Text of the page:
Posts tagged ‘Australian Finanical Review’

June 23, 2011

Australian Financial Review clippings

The Fin is, as far as I can see, the only paper giving detailed serious coverage on the negotiations/bun-fights around the Multi-Party Climate Change Committee.

Here’s snippets from Marcus Priest’s story in today’s paper
Crossbench push for solar

The Greens and key NSW independents have backed a push for a new national scheme to support the solar industry, amid criticism of the Productivity Commission’s findings about the expense of solar panels….

Bob Brown rejected a report that the government and Greens were close to a deal “We have very real hurdles in the negotiation process.” The AFR says “It is understood a deal is not expected for at least a fortnight….

A report by consultants Connection Research and financial analysts SuperRatings has found that most ASX100 companies would comfortably be able to absorb a $20 carbon tax, even without compensation.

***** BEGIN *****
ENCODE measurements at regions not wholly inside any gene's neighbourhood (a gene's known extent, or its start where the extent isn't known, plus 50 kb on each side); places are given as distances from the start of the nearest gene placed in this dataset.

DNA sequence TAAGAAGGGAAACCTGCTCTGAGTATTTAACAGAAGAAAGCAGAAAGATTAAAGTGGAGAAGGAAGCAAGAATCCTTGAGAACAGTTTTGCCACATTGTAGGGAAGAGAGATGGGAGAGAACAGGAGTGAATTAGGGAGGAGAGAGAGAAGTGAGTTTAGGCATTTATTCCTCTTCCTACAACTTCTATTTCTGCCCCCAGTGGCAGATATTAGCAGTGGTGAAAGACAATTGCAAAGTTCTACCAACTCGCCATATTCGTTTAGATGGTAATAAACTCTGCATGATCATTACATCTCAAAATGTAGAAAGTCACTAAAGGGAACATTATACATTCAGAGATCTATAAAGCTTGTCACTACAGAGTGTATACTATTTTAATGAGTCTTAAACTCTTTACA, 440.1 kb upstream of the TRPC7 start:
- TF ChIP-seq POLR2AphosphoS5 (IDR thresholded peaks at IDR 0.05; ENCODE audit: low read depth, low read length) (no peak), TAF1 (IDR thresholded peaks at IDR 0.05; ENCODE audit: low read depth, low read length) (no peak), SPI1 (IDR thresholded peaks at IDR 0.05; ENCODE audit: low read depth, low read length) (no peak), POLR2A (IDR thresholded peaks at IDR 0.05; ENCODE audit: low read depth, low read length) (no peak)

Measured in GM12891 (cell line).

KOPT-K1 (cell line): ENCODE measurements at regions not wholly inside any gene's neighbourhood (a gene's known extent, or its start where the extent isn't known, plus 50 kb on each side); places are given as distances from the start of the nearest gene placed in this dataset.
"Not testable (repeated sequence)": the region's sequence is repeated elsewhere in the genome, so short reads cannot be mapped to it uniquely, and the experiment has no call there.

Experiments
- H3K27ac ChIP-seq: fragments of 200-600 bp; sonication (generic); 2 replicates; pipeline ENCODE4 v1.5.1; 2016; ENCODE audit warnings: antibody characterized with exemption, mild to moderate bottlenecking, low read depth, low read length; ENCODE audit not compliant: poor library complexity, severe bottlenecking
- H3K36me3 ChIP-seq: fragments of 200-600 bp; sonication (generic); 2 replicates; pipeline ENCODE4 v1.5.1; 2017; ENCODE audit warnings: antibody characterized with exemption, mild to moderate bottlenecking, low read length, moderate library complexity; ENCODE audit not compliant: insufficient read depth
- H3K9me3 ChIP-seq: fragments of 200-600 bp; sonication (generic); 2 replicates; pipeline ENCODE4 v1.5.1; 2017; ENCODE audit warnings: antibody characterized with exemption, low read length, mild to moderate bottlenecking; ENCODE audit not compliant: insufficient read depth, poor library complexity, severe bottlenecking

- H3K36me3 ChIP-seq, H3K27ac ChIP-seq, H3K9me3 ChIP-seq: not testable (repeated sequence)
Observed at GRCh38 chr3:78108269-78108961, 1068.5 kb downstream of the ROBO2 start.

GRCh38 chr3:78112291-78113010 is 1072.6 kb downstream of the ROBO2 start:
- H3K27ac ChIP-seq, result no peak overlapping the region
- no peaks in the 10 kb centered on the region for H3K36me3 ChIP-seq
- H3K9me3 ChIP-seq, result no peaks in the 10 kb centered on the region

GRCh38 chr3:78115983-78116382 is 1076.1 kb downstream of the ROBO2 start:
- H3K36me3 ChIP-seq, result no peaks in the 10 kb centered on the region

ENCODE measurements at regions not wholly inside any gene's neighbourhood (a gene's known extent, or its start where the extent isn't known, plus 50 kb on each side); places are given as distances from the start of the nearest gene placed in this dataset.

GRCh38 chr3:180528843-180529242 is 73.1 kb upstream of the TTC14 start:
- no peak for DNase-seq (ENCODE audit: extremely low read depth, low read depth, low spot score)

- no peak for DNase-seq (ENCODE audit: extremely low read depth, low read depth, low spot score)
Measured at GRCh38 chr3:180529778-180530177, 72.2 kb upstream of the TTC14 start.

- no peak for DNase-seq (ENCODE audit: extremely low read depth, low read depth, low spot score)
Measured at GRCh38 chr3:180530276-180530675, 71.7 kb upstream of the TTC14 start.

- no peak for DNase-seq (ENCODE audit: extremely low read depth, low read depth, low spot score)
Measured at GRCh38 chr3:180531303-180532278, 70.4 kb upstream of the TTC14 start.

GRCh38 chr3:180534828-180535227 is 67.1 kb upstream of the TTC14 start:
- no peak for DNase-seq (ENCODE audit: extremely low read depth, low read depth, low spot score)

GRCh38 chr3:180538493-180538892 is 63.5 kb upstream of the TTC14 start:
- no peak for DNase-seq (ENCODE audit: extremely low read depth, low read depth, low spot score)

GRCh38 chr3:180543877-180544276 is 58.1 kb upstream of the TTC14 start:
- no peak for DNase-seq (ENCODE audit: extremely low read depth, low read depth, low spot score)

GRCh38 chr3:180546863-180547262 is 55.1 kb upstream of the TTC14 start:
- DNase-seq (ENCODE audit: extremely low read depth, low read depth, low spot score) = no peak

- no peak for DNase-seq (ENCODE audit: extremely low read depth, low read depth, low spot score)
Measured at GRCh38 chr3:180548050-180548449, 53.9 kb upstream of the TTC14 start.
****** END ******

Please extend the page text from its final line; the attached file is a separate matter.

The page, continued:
June 6, 2011

Info from Australian Financial Review

The “Australian Financial Review” is by far the least-worst newspaper in Australia. Here is the info I picked up from today’s edition.

Treasurer Wayne Swan is talking at the National Press Club on Tuesday 7th June. He will unveil new Treasury modelling that purports to show a carbon price will result in three times as much low-emissions (yeah, sort of) gas-fired electricity generation… by 2050. No, no rush, is there.

The climate change subcommittee of federal cabinet meeting weekly. To full cabinet in next couple of weeks for final negotiating position to got to Multi-Party Climate Change Committee.

A Department of Climate Change report has been released that nationally between 27 and 35 thousand kilometres of roads and rail are at risk from flooding and shoreline erosion. Queensland and Western Australia in the firing line.

Oh, and China admits environment “very grave”
Ian Johnson (NYT)
China’s three decades of rapid economic growth have left it with a “very grave” environmental situation even as it tries to move away from a strategy of development at all costs.